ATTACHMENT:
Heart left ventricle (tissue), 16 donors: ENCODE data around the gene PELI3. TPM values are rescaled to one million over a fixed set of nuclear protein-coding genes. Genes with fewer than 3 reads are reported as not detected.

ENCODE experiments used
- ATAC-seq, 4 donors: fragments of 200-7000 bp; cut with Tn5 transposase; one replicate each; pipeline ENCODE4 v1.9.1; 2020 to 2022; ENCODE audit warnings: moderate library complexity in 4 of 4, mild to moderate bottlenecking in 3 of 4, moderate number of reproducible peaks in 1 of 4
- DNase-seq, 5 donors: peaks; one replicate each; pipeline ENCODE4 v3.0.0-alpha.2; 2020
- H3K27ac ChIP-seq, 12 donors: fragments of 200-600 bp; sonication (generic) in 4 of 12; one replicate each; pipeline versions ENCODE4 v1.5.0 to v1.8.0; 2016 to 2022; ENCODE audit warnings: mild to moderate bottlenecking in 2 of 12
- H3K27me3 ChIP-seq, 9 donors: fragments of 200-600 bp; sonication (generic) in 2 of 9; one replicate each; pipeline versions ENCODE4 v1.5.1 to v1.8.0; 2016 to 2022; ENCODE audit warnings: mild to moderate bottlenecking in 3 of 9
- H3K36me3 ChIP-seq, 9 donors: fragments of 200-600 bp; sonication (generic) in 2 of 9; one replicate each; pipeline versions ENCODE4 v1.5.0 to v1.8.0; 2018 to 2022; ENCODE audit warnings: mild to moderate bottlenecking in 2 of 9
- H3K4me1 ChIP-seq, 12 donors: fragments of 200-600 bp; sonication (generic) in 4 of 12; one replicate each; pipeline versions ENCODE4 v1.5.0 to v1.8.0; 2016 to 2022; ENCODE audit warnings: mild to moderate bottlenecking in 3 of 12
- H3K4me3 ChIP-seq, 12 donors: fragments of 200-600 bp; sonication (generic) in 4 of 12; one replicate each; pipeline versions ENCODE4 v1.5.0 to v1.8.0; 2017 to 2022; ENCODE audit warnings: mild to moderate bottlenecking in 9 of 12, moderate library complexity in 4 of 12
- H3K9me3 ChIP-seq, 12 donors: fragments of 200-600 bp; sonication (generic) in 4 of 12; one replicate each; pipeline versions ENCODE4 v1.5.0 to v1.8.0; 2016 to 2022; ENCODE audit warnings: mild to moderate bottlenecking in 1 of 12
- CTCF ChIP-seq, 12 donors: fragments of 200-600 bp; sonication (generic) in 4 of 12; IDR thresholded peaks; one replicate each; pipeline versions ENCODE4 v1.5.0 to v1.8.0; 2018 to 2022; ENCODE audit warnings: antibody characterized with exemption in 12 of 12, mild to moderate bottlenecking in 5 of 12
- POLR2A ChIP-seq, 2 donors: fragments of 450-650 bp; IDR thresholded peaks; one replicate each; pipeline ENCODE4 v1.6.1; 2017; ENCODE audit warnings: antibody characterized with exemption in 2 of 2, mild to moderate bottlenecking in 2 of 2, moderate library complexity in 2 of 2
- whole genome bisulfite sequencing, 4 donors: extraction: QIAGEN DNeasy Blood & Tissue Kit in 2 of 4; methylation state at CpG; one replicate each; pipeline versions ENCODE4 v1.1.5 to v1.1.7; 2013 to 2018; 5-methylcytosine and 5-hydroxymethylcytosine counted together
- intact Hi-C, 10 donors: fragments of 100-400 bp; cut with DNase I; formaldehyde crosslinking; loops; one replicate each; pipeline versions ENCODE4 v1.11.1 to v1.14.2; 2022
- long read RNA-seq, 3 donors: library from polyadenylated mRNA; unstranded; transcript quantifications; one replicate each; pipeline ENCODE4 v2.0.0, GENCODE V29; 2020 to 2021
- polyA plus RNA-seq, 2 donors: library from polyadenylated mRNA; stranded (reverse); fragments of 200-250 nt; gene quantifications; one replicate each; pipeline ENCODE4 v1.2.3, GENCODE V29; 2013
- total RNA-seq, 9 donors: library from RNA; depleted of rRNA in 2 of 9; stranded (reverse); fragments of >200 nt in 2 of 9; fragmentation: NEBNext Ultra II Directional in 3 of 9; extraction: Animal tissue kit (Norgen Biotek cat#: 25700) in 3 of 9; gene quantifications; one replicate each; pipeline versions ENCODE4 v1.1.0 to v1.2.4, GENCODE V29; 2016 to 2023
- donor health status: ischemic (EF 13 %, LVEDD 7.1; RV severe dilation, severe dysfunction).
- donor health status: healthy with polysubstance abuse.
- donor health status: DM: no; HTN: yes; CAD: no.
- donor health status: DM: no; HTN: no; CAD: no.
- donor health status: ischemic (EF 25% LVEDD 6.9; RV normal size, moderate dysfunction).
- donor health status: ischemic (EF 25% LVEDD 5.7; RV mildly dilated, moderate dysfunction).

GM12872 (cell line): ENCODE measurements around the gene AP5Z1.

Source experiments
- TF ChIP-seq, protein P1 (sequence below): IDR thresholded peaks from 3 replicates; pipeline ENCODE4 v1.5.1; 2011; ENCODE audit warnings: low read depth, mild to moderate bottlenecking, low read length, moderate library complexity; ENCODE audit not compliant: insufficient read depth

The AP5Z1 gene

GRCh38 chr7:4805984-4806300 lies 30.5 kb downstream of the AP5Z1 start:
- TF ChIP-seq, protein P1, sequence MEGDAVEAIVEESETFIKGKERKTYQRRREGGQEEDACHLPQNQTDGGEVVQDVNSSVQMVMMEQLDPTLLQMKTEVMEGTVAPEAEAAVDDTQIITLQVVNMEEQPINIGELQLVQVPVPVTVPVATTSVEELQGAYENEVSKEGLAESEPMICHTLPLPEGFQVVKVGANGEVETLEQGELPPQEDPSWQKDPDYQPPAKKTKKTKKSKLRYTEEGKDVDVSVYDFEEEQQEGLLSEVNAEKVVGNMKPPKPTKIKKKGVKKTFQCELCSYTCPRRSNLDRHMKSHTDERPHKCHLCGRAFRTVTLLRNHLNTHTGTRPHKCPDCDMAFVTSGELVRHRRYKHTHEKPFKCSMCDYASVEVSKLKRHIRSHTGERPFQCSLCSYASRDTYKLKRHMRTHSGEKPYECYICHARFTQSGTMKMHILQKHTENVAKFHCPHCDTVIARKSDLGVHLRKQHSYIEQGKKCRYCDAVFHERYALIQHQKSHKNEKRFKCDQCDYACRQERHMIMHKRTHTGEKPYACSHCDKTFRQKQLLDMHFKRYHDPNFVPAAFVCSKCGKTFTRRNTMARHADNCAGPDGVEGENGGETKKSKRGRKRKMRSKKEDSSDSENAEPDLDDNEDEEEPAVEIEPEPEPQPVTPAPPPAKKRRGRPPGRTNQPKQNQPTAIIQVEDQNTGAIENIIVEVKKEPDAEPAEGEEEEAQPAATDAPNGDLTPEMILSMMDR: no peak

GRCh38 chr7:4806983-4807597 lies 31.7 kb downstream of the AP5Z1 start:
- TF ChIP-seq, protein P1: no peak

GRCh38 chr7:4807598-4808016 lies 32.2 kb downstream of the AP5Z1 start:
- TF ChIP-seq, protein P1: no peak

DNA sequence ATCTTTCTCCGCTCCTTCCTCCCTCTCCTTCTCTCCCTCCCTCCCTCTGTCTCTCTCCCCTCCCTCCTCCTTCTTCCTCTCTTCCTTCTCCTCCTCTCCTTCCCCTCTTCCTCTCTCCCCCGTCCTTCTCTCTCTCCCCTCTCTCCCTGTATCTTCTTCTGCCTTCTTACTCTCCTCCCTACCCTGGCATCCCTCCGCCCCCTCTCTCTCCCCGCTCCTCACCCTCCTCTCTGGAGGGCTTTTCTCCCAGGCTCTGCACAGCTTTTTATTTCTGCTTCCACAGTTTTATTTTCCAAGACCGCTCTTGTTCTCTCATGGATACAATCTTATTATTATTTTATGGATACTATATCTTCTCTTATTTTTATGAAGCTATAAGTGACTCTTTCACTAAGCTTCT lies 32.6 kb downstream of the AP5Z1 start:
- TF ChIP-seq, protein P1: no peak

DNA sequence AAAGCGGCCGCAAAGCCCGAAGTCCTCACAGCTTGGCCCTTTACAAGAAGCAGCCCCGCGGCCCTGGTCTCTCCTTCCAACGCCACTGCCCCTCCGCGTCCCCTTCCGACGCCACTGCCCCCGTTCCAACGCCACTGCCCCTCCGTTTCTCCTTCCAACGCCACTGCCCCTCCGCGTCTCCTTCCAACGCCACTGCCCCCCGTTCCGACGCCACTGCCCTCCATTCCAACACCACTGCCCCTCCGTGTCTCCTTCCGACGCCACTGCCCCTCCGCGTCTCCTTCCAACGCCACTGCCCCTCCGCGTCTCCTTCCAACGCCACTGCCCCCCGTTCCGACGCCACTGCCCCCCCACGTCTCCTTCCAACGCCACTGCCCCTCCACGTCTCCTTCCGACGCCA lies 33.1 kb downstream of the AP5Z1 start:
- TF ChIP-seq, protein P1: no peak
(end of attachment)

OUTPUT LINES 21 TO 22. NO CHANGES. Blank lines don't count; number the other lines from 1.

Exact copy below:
- donor health status: DM: no; HTN: no; CAD: no.
- donor health status: ischemic (EF 25% LVEDD 6.9; RV normal size, moderate dysfunction).